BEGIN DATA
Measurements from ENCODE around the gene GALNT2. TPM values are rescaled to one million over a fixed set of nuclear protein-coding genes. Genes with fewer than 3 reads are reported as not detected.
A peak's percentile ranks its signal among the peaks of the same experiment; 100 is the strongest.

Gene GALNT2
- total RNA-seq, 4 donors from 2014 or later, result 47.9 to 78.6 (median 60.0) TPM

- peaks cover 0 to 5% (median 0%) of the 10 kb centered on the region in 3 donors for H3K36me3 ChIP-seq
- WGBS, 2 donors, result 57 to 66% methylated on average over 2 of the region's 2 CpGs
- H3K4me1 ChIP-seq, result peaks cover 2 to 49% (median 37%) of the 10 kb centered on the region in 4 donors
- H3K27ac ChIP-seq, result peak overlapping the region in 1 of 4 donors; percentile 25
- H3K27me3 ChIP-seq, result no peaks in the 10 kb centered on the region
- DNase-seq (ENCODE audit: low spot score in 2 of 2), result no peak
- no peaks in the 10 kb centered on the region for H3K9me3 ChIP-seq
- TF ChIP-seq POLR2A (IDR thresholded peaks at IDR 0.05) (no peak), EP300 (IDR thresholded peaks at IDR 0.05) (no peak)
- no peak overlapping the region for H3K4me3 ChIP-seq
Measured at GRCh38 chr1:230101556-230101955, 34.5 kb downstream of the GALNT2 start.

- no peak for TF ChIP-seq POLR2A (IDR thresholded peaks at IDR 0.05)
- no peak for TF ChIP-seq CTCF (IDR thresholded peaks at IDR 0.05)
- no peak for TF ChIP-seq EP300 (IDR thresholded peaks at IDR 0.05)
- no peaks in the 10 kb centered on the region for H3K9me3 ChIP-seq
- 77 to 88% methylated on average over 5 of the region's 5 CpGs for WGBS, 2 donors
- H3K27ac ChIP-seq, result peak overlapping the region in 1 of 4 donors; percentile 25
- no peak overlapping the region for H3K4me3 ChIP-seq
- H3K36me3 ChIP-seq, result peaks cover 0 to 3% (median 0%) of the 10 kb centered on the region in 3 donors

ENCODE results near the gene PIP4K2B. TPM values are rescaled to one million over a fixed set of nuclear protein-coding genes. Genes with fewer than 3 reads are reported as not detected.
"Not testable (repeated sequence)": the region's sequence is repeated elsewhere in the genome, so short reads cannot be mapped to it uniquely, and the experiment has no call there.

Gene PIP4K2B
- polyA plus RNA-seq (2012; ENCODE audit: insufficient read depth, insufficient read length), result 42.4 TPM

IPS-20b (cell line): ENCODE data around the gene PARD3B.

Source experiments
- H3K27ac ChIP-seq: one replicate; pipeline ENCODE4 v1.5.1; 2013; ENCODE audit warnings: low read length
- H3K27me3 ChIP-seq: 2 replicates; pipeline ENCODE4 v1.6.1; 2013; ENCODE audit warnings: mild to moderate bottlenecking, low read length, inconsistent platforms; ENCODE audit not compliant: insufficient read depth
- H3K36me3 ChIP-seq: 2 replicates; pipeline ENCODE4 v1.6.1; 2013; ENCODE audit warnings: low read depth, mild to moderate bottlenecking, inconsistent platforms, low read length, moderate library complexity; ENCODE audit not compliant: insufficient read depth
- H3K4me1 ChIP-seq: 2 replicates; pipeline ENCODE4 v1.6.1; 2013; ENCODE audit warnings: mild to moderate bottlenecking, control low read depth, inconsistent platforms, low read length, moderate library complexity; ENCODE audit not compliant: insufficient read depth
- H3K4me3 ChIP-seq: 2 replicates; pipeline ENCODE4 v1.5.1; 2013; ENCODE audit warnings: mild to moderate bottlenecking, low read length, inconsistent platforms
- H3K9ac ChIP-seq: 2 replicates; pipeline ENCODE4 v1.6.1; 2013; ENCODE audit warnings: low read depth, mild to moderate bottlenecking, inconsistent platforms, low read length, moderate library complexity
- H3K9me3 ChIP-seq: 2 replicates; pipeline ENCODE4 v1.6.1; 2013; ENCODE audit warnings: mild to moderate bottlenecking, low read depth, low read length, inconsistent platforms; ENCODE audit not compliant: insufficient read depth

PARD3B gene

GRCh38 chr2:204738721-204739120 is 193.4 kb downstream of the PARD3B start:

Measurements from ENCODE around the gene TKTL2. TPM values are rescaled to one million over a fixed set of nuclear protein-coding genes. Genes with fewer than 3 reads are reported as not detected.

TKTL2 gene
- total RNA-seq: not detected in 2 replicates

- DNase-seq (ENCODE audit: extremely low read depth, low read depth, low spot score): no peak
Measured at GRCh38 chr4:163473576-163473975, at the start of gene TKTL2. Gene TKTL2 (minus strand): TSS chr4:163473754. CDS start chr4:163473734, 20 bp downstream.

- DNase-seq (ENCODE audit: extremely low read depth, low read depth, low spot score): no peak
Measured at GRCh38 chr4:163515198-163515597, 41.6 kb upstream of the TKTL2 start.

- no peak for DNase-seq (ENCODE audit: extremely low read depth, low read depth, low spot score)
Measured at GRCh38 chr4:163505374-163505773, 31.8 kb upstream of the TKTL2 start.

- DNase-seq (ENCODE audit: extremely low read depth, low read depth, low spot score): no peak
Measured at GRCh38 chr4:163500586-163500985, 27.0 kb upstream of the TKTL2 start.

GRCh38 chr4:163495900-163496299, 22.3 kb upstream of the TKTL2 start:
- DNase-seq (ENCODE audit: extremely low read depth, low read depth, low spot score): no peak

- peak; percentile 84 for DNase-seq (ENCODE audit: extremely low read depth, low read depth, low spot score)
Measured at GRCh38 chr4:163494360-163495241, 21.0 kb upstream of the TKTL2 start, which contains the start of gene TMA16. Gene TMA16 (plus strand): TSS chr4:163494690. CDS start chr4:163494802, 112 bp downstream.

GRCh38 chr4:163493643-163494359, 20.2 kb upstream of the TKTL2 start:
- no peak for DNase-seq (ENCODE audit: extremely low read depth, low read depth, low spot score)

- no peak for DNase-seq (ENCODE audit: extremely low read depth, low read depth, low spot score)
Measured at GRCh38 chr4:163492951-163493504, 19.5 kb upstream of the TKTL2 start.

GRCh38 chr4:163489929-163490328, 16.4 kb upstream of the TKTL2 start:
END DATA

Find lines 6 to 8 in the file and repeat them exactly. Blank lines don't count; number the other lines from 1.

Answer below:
- WGBS, 2 donors, result 57 to 66% methylated on average over 2 of the region's 2 CpGs
- H3K4me1 ChIP-seq, result peaks cover 2 to 49% (median 37%) of the 10 kb centered on the region in 4 donors
- H3K27ac ChIP-seq, result peak overlapping the region in 1 of 4 donors; percentile 25